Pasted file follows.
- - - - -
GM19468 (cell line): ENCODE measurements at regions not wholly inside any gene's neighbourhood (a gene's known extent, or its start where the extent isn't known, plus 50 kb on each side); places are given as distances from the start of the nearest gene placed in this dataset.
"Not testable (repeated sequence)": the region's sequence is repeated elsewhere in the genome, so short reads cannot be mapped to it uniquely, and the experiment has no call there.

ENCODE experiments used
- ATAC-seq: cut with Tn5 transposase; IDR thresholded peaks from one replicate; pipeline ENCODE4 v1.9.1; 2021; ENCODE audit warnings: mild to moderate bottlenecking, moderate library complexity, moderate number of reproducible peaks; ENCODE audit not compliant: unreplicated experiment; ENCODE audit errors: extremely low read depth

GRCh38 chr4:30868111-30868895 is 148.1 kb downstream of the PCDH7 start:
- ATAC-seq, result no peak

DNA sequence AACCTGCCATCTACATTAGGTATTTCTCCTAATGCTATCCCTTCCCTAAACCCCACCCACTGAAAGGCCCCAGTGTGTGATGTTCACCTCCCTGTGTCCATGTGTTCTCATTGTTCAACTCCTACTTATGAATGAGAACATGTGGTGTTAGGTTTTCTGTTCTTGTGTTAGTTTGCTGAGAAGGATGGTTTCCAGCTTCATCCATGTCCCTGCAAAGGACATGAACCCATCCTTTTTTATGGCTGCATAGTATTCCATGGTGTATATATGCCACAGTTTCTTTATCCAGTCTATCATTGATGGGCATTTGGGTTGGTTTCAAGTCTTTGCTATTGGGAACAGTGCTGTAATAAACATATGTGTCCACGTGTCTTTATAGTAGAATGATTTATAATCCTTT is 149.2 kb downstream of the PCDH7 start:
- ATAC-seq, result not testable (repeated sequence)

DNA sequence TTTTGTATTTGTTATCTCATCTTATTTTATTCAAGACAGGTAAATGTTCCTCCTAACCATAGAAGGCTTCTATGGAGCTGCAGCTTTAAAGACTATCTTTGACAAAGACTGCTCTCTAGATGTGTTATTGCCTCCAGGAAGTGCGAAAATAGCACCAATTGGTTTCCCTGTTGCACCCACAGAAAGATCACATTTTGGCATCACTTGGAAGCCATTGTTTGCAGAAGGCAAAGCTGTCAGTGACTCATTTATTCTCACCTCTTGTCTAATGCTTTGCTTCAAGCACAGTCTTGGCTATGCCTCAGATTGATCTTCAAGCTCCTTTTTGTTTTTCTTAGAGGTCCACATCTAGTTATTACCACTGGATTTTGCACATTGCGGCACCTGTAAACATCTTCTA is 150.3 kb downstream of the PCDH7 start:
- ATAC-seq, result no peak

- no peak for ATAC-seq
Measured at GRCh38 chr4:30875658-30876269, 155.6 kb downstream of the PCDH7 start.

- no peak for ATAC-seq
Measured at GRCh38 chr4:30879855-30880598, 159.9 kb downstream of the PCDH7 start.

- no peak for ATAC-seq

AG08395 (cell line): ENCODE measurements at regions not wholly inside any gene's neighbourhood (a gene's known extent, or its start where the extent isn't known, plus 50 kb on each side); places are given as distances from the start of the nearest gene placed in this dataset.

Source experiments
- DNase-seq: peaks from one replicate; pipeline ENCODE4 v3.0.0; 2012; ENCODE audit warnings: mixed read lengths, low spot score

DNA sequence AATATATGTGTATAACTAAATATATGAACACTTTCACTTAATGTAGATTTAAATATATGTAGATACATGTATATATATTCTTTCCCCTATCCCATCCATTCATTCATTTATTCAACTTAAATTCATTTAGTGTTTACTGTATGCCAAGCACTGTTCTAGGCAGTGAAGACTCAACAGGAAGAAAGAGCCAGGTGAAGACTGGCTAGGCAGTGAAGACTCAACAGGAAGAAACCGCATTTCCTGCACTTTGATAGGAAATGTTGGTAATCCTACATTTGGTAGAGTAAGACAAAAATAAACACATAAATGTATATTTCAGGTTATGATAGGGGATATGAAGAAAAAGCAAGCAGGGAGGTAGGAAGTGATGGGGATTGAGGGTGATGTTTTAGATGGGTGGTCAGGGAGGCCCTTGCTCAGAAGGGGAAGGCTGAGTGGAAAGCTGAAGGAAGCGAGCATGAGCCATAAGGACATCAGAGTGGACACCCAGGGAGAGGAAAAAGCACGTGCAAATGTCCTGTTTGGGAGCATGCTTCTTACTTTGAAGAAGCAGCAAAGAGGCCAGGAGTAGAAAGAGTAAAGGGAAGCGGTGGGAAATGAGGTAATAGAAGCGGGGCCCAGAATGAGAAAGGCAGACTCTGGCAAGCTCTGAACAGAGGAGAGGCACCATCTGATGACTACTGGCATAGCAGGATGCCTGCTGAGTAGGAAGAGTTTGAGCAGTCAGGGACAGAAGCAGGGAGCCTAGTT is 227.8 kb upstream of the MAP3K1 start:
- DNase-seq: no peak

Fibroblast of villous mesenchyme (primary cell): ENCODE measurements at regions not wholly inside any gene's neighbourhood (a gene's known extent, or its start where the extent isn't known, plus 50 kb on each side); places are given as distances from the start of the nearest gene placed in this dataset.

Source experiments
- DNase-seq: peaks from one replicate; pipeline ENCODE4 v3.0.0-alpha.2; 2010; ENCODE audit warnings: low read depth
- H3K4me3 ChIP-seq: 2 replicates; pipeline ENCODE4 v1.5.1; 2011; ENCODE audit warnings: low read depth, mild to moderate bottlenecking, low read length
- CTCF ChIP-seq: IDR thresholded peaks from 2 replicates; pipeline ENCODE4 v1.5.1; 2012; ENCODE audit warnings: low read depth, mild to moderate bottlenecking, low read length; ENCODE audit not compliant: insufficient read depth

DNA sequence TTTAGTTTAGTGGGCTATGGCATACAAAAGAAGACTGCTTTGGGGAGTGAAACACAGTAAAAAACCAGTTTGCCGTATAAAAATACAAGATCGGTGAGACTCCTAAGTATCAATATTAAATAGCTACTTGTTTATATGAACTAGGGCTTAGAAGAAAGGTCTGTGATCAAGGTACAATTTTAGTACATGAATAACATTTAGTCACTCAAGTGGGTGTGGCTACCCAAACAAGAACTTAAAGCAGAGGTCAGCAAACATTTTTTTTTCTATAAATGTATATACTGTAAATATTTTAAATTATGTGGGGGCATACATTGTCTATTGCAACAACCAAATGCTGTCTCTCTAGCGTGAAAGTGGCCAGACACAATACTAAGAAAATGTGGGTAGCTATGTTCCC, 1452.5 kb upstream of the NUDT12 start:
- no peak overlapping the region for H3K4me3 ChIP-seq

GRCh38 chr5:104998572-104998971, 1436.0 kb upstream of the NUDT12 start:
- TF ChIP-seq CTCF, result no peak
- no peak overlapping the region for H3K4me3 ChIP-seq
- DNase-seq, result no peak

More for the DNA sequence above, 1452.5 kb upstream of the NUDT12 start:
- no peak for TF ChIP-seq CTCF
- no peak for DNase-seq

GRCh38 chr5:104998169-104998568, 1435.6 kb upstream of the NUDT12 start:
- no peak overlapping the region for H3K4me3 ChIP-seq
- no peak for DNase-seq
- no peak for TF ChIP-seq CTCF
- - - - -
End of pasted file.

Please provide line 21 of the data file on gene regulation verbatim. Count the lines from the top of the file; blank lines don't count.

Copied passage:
Fibroblast of villous mesenchyme (primary cell): ENCODE measurements at regions not wholly inside any gene's neighbourhood (a gene's known extent, or its start where the extent isn't known, plus 50 kb on each side); places are given as distances from the start of the nearest gene placed in this dataset.